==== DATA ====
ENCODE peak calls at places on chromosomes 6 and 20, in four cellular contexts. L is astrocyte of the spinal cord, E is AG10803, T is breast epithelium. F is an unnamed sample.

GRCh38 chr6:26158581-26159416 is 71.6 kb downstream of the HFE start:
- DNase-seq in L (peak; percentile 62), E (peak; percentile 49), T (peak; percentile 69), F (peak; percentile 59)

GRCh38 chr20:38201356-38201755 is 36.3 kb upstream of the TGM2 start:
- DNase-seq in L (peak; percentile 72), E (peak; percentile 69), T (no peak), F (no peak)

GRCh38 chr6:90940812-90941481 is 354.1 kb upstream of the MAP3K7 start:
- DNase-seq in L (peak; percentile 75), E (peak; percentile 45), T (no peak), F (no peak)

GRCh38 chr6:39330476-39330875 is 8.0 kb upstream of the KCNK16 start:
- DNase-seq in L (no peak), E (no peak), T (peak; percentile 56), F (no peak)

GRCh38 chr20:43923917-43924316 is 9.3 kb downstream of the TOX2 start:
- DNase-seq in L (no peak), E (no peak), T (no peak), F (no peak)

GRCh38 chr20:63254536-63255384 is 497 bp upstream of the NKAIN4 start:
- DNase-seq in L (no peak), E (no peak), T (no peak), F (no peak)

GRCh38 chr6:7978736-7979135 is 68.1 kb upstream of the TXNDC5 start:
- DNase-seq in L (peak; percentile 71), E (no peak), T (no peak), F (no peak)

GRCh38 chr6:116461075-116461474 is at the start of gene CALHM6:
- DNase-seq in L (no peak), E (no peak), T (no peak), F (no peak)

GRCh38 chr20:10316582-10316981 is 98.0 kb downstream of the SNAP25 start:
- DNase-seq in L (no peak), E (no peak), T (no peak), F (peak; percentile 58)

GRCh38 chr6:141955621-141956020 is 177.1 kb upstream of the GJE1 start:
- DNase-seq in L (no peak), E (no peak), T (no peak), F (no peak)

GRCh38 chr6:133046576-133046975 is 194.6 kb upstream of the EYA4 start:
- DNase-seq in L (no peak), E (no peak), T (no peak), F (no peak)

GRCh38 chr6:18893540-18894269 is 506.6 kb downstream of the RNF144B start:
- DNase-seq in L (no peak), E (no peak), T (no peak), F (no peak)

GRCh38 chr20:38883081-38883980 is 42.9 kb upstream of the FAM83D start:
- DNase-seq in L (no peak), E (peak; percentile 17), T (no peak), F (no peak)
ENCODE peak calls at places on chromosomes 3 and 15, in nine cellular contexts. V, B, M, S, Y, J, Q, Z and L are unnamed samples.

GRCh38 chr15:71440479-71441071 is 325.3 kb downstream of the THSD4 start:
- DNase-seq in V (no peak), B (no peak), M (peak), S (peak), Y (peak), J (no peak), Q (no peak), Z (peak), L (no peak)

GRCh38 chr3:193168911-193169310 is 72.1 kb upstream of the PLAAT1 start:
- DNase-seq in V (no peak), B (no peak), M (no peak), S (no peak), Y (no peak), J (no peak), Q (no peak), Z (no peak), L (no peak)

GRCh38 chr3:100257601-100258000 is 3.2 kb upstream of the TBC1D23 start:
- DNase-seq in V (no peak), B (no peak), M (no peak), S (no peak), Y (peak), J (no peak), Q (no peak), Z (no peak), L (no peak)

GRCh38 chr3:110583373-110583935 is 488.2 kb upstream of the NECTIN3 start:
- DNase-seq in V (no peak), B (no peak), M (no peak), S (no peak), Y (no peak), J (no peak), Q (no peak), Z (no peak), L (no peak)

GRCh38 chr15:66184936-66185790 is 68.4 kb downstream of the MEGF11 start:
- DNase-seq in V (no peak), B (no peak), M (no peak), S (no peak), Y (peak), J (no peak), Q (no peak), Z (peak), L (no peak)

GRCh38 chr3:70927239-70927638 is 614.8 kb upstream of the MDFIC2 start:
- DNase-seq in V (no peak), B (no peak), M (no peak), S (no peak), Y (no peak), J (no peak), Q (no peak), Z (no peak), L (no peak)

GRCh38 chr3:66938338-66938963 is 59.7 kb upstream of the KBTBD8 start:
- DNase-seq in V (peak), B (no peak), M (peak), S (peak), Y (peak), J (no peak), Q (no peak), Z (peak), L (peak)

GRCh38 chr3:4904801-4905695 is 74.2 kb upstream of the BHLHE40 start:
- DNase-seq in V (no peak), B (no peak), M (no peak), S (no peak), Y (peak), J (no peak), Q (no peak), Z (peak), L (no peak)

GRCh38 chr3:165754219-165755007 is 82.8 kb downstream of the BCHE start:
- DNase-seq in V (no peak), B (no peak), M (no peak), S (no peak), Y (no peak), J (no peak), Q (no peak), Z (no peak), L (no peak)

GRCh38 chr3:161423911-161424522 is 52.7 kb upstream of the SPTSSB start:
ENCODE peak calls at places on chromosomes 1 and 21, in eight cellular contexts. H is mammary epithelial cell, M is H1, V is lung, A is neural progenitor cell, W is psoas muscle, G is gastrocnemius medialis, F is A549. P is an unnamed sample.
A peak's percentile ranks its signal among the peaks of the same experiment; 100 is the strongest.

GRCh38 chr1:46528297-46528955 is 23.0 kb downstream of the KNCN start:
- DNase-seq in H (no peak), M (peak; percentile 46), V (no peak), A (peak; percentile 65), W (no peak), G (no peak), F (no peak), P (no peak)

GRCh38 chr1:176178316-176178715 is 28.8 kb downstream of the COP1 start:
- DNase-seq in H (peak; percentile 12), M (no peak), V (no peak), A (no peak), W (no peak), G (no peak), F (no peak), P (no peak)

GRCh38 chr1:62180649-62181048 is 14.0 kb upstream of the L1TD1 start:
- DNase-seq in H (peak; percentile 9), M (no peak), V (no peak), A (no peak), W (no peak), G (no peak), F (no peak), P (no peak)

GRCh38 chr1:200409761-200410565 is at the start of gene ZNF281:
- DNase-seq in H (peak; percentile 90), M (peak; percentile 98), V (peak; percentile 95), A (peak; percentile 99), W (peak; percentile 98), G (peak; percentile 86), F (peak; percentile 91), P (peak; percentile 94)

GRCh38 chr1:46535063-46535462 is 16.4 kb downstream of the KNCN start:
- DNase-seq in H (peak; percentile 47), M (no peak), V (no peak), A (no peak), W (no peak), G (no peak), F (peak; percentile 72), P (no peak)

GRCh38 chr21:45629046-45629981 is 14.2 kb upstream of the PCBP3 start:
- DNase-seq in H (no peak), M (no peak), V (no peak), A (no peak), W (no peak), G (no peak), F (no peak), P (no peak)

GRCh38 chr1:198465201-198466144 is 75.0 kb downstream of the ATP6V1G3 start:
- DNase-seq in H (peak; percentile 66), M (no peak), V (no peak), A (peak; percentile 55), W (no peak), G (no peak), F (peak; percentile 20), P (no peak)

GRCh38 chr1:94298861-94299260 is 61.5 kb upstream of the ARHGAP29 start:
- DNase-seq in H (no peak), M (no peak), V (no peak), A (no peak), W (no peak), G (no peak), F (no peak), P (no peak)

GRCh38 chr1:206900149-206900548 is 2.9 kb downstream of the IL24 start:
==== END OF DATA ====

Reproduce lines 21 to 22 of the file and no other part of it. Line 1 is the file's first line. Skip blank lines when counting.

- DNase-seq in L (no peak), E (no peak), T (no peak), F (no peak)

GRCh38 chr6:133046576-133046975 is 194.6 kb upstream of the EYA4 start: